LAWRENCE, Kan. – Missouri had built a 19-point lead inside Allen Fieldhouse, making a deafening environment so quiet that the pom-poms of the cheerleaders could be heard from the stands.
As soon as Kansas came to life, so did the old building.
Despite 28 points from Marcus Denmon, including a couple of key shots down the stretch, the No. 3 Tigers couldn't withstand the No. 4 Jayhawks' second-half rally, falling 87-86 in overtime.
"Just the fact this one went to overtime, every play is so big," Denmon said. "We had ample opportunities to close this game and we couldn't do it."
So the Tigers head off to the Southeastern Conference with a bitter taste in their mouths, their 105-year-old rivalry with the Jayhawks ending in dramatic fashion.
"Atmosphere had nothing to do with it," said Kim English, who added 11 points for the Tigers. "It was a game we lost, a game we fought very hard to win."
Missouri had a chance to pull even in the Big 12 with Kansas with two games left in the regular season. Instead, the Tigers had to watch their bitter rivals celebrate an unprecedented eighth consecutive championship, which they guaranteed with their dramatic comeback win.
Thomas Robinson converted a three-point play in the waning moments of regulation to force overtime, and Tyshawn Taylor's two free throws with 8.3 seconds left gave Kansas the lead.
Missouri never got off a potential winning shot — Michael Dixon was boxed in by Robinson as he tried to get to the basket, and the buzzer eventually sounded on a series steeped in tradition.
"These guys played their hearts out. We left it on the court," Missouri coach Frank Haith said. "I read everything — we weren't supposed to be in the game. We came out and competed."
Robinson finished with 28 points and 12 rebounds for Kansas (24-5, 14-2). Taylor added 24 points and five assists, and Connor Teahan went 4 for 4 from beyond the 3-point arc.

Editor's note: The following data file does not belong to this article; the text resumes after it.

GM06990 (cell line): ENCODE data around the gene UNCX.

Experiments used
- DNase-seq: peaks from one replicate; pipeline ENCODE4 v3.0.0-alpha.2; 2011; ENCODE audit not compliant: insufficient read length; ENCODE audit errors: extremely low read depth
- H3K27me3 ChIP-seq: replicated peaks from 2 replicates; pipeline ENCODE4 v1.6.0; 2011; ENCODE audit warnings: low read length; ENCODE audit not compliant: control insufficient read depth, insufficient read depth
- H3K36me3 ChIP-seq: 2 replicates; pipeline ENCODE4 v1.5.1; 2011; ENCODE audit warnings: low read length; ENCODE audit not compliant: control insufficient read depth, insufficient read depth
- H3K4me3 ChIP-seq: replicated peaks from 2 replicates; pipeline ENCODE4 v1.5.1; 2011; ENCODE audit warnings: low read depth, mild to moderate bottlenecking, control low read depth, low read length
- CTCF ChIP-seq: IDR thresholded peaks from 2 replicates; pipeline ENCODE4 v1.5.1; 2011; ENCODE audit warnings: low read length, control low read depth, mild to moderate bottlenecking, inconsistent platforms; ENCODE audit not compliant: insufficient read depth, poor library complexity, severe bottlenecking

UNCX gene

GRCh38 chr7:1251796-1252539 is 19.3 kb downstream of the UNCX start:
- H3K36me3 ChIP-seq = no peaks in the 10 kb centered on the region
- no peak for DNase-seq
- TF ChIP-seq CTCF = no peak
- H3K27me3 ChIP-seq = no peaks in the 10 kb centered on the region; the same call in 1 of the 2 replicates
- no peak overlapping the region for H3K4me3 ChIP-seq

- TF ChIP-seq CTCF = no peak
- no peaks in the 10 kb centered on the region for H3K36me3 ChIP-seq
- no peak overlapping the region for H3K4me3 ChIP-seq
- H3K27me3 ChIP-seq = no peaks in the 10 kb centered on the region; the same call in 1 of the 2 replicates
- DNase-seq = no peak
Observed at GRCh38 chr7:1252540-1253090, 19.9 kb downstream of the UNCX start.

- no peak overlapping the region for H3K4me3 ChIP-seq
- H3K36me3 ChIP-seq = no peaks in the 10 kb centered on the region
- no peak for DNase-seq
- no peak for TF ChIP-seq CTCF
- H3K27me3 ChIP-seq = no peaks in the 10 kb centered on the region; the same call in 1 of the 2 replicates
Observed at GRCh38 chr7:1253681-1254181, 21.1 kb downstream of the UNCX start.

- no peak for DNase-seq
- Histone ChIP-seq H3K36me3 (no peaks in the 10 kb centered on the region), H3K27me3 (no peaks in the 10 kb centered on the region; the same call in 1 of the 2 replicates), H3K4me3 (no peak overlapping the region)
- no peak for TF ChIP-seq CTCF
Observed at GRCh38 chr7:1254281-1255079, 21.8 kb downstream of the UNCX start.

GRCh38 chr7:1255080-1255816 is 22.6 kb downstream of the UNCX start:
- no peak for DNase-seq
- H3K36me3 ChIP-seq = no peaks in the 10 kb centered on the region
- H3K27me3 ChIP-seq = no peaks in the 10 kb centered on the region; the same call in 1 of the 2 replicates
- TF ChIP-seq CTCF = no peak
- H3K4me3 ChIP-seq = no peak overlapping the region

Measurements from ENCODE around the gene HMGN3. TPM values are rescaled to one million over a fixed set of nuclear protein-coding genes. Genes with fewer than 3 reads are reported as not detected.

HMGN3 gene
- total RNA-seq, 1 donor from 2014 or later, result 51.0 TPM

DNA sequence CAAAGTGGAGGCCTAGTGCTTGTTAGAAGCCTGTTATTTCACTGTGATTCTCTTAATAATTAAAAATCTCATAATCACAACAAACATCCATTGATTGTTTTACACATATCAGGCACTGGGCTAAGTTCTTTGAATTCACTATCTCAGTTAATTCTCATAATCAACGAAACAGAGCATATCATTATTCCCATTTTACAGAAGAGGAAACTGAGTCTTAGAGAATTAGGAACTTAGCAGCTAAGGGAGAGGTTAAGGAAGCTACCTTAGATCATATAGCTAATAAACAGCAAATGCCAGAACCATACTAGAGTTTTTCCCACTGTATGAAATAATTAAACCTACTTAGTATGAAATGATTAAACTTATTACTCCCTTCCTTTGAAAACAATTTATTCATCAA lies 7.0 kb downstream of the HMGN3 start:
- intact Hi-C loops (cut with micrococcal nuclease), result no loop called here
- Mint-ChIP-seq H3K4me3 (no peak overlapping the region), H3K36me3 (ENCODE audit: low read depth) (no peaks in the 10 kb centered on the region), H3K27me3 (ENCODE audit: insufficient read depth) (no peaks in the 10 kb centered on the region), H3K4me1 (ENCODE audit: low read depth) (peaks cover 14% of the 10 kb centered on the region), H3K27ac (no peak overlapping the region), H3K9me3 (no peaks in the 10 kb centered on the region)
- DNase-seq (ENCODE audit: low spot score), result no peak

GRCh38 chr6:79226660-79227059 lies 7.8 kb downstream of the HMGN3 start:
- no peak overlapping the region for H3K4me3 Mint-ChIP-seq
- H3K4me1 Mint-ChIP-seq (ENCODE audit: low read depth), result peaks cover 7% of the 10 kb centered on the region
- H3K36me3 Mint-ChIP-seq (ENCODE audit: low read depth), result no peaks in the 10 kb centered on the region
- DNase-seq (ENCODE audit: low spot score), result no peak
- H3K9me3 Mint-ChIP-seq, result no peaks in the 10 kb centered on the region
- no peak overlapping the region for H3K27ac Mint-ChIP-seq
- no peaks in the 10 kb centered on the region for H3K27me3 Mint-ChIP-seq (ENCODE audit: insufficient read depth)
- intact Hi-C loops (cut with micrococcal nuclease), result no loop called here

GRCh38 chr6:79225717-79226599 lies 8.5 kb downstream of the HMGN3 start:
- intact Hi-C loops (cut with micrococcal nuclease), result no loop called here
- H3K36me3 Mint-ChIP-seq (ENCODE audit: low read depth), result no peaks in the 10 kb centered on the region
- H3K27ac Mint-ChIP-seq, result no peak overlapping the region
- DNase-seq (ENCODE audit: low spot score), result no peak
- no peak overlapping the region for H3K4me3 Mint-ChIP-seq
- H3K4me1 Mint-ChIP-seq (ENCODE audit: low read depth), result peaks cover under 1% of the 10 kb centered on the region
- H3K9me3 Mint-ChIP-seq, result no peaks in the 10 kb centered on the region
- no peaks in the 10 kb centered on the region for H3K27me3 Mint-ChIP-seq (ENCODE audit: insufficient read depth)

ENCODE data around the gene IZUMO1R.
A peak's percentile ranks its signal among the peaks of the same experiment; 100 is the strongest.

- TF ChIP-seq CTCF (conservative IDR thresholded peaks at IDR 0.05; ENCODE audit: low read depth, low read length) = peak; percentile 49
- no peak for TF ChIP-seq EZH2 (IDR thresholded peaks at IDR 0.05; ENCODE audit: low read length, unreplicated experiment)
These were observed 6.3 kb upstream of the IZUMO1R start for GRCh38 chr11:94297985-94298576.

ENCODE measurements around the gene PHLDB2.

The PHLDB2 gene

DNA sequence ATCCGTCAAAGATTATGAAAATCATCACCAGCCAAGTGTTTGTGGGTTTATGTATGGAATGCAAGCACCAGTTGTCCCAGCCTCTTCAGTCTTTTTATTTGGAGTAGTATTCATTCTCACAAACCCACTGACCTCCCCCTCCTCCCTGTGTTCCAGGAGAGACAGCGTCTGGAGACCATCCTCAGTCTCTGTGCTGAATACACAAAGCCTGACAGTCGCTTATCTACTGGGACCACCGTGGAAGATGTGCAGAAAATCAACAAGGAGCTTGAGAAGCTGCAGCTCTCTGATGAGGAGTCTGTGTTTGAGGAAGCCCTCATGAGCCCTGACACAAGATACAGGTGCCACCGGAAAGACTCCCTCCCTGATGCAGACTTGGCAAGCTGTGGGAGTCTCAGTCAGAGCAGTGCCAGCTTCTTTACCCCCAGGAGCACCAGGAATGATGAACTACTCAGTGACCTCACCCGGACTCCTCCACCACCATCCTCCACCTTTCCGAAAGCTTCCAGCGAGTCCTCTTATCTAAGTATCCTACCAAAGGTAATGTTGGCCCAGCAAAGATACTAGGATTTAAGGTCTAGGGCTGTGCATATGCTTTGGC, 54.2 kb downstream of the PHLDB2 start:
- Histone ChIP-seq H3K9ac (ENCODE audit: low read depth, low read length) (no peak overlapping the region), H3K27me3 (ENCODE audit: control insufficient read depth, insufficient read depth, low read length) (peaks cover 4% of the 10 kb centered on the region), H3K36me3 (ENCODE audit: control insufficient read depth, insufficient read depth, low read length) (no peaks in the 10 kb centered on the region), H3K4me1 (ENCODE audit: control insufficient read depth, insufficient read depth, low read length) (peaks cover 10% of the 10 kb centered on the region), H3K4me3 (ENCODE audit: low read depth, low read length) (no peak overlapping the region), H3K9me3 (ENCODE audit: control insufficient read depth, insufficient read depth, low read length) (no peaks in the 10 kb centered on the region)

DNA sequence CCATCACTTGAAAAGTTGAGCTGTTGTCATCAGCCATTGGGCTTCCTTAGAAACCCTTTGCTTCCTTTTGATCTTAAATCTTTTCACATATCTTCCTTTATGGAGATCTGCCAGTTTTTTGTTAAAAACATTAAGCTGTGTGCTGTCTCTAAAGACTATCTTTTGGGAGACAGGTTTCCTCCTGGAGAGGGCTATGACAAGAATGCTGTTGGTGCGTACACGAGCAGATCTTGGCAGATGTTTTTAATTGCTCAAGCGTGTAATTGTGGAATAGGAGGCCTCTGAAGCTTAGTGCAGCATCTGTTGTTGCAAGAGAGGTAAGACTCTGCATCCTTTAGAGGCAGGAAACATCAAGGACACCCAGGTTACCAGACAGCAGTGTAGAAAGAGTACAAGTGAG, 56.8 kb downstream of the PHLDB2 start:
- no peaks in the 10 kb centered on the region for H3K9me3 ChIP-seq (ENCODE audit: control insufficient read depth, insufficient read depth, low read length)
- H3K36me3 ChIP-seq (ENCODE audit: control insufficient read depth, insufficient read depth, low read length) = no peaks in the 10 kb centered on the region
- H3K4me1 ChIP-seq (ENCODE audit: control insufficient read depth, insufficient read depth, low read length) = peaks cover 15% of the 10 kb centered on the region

"Just the whole situation combined made it one of the best victories I've been a part of," said Teahan, who was a freshman on the 2008 national championship team.
Ricardo Ratliffe finished with 22 points for Missouri (25-4, 12-4). Dixon added 17.
"We had the game in our hands," English said. "We gave them a gift."
The Tigers were controlling the game in the second half, but Kansas methodically chopped away, Robinson working inside and the Jayhawks taking advantage of the Tigers' foul trouble.
Robinson's basket inside with 2:28 remaining got the Jayhawks within 71-70, and Travis Releford answered a basket by Denmon with two free throws. Ratliffe restored a three-point lead with two foul shots of his own, but the Jayhawks still had time to draw even.
Robinson took a feed in the post and backed down Dixon, getting his leaner to go as he was undercut for the foul. His free throw with 16.1 seconds left tied the game at 75.
"I want to see that foul," Haith said afterward.
The Tigers had the final possession, clearing the lane for Phil Pressey to drive to the rim. But Robinson was there once more, swatting away his shot to force overtime.